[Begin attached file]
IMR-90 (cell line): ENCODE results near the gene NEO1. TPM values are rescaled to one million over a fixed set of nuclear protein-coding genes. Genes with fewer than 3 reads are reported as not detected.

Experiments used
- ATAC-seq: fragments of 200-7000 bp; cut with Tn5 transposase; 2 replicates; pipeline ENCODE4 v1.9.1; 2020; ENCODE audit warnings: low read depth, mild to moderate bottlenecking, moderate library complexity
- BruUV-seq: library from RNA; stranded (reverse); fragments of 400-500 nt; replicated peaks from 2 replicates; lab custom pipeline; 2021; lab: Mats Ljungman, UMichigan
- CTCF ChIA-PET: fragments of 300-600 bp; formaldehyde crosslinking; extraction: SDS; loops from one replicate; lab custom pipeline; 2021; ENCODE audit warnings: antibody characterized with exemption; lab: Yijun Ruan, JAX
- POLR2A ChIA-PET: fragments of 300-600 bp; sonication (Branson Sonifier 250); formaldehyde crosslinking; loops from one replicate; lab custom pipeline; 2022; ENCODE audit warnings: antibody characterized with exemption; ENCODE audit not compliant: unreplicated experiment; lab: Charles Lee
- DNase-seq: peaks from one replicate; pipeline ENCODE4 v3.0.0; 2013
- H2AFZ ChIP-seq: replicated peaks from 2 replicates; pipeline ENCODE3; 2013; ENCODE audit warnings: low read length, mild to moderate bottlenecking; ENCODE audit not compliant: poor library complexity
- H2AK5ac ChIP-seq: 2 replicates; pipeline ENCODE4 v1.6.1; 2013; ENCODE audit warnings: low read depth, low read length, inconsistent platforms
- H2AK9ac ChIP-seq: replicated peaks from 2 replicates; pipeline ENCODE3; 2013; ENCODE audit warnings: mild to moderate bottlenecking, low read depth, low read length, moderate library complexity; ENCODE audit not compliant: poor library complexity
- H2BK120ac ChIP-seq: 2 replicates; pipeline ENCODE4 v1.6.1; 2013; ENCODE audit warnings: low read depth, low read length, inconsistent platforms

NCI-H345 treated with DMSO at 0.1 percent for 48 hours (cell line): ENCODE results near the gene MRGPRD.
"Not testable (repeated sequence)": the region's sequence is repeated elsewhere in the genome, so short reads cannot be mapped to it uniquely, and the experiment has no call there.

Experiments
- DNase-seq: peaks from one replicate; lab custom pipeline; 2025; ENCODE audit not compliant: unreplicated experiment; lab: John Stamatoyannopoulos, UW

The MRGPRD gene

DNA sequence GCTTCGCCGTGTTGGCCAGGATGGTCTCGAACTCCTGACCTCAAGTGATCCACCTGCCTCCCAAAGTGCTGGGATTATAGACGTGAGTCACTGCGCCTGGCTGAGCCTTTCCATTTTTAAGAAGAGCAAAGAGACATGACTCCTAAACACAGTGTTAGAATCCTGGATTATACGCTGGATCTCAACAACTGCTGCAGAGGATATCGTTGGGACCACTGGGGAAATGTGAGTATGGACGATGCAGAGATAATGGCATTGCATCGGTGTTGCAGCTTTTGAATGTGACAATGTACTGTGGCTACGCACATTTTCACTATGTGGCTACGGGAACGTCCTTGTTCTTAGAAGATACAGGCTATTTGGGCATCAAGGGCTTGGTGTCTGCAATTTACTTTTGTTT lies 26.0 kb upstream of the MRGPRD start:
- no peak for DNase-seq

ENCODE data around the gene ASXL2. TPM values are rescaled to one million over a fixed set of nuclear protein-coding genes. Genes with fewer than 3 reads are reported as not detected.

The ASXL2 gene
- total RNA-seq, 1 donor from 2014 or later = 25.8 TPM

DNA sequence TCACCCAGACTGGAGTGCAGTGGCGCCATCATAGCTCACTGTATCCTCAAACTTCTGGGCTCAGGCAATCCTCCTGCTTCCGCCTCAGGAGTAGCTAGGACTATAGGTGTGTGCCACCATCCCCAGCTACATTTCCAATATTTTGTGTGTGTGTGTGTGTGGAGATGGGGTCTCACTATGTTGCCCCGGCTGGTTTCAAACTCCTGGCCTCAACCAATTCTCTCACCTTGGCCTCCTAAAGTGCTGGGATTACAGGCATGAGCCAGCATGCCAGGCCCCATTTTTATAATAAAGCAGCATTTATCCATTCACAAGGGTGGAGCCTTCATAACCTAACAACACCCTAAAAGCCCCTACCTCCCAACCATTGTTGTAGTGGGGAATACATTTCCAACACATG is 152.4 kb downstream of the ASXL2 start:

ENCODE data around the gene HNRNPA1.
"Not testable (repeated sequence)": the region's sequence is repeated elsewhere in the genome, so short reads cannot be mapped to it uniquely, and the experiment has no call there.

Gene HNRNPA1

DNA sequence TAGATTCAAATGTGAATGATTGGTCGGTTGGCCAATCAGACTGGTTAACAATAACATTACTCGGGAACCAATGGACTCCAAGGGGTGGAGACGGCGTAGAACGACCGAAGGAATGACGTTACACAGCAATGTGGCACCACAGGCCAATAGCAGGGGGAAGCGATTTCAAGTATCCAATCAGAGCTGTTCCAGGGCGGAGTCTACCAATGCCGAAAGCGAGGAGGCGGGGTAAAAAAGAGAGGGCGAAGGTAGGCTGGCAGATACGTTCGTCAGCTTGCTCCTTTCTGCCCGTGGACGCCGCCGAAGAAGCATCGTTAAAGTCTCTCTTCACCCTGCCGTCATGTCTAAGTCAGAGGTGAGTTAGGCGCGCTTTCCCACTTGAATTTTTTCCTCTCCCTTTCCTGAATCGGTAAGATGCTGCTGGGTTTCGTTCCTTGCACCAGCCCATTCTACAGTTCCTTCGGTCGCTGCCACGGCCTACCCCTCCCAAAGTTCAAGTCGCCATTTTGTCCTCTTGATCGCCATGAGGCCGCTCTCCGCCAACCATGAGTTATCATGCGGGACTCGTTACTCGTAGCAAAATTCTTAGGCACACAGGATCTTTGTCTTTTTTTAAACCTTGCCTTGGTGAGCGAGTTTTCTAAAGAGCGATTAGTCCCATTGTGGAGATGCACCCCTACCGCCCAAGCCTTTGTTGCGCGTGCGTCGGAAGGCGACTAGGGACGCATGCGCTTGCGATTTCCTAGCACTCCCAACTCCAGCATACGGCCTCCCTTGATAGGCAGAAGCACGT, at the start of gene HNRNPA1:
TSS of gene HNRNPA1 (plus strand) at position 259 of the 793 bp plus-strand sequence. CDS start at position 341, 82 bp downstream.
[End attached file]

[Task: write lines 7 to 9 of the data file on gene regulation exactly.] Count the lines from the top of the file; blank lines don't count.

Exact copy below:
- DNase-seq: peaks from one replicate; pipeline ENCODE4 v3.0.0; 2013
- H2AFZ ChIP-seq: replicated peaks from 2 replicates; pipeline ENCODE3; 2013; ENCODE audit warnings: low read length, mild to moderate bottlenecking; ENCODE audit not compliant: poor library complexity
- H2AK5ac ChIP-seq: 2 replicates; pipeline ENCODE4 v1.6.1; 2013; ENCODE audit warnings: low read depth, low read length, inconsistent platforms